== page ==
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South Africans have more options than ever for Internet connectivity, but most of them would not be able to access the technology from home, MWeb said yesterday.
In a call to deregulate the telecommunications industry and bring down the cost of Internet access, a study by BMI-Techknowledge (BMIT) and MWeb released yesterday revealed that available wireless technology was not being sufficiently used, though interest in Internet applications was growing at a rapid rate.
MWeb Home general manager Natalie Thayer said that the growth in Internet usage was encouraging, "but factors such as cost and access to telephone lines are holding back the development in this market".
A 2006 All Media and Products Survey revealed that over the past three years Internet usage among previously disadvantaged groups had grown significantly compared with the growth for white users.
The study showed that usage grew by 68 percent in South Africa's black population, the highest in any demographic group. Usage in the coloured and Indian communities grew by 54 percent and 47 percent respectively, but it only grew by 13 percent for whites.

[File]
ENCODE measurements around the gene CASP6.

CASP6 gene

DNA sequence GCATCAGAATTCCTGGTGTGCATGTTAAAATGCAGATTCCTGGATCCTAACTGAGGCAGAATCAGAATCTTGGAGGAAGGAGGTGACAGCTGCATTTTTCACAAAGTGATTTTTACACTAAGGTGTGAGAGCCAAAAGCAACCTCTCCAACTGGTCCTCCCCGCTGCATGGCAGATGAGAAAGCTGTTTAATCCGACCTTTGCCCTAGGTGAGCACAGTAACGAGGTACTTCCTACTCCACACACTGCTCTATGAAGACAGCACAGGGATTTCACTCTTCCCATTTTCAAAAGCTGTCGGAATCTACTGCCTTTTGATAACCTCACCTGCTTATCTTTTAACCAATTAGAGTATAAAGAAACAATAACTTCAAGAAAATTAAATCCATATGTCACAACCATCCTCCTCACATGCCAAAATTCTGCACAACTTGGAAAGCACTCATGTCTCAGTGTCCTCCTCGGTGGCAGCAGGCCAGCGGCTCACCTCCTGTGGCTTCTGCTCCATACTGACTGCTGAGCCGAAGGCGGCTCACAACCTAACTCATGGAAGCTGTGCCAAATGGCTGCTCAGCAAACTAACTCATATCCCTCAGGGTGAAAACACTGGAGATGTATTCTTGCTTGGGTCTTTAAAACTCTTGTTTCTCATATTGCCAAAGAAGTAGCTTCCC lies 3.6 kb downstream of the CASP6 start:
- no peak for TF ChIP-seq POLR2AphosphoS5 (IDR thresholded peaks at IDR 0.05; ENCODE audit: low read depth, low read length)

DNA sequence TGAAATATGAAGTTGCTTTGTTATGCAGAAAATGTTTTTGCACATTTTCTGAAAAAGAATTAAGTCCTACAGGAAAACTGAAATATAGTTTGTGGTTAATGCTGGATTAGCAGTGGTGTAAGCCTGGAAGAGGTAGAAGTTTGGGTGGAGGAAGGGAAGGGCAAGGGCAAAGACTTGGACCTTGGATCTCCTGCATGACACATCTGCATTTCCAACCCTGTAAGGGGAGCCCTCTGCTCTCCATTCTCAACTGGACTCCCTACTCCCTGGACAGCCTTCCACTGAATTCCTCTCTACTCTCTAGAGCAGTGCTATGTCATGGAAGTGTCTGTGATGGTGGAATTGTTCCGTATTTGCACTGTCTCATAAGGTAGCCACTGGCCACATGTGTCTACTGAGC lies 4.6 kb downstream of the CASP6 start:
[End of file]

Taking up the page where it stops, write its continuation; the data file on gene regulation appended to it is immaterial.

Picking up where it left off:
BMIT research director Brian Neilson said that though this was a cause for optimism, there was still "a huge gap" in terms of access and affordability.
He noted that black users used online news services, music applications, downloaded video clips and Internet radio at higher rates than any other group, but that very little of it was at home.
"Most Internet users [especially black users] are accessing the Internet at work or school and not at home," Thayer said.
"When black South Africans do have access at home, it tends to be narrowband [analogue dial-up]. The only thing that will bring down cost is competition in the fixed line network industry, which is still currently a monopoly."
Network architect Tshepo Tsele said that wireless technology was becoming cheaper, faster and more reliable, but that South Africans would still struggle to take full advantage of the technology if telecommunication costs were kept at current levels.
"At the moment people aren't even using home phones because they're too expensive," Tsele said.
"They would rather use cellular phones and go to Internet cafes for their telecommunication needs. The current pricing excludes previously disadvantaged people and poor communities, though many of them are sophisticated users."
"The two enablers for wireless technology are access to land lines and home computers which are still very expensive for a South African market," said Neilson.